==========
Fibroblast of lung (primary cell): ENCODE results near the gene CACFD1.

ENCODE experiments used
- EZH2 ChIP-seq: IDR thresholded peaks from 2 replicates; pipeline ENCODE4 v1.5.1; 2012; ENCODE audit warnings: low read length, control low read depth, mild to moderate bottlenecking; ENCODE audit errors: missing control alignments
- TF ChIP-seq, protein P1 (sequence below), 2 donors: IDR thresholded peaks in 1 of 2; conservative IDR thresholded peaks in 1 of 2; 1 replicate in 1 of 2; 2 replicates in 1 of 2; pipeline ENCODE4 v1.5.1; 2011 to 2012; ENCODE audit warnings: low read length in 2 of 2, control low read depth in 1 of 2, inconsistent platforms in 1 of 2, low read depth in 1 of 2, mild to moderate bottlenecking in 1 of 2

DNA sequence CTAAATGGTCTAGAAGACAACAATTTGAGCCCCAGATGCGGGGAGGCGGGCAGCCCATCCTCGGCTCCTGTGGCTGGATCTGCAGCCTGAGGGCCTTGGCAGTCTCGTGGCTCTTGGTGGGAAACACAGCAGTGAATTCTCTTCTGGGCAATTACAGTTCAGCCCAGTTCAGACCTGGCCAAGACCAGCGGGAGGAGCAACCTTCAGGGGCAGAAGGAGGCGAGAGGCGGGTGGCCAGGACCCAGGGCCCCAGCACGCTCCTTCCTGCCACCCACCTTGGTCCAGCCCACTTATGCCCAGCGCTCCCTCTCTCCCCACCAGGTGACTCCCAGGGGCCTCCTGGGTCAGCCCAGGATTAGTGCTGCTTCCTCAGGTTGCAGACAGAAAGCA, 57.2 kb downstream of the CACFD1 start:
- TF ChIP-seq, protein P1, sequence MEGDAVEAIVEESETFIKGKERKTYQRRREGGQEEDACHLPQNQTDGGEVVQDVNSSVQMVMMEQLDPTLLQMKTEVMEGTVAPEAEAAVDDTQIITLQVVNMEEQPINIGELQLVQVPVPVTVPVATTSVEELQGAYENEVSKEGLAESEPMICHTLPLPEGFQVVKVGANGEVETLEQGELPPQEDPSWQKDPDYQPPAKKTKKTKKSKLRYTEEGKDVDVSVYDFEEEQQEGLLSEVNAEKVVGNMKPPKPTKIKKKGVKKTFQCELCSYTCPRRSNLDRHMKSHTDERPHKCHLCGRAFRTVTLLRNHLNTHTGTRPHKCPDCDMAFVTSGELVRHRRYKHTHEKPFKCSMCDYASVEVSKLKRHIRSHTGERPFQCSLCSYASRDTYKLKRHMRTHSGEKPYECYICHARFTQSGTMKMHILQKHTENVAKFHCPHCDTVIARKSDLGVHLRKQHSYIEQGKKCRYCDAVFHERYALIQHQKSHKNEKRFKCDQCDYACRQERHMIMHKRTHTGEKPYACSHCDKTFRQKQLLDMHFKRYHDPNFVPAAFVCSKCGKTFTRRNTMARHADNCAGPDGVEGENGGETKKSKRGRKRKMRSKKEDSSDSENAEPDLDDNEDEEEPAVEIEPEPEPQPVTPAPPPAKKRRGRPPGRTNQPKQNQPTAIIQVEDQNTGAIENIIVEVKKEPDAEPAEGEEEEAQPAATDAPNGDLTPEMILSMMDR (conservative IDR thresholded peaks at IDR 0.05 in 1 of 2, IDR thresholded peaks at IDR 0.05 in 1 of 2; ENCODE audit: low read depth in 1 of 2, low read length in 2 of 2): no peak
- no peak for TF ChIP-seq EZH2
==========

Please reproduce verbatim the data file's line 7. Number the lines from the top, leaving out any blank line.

- no peak for TF ChIP-seq EZH2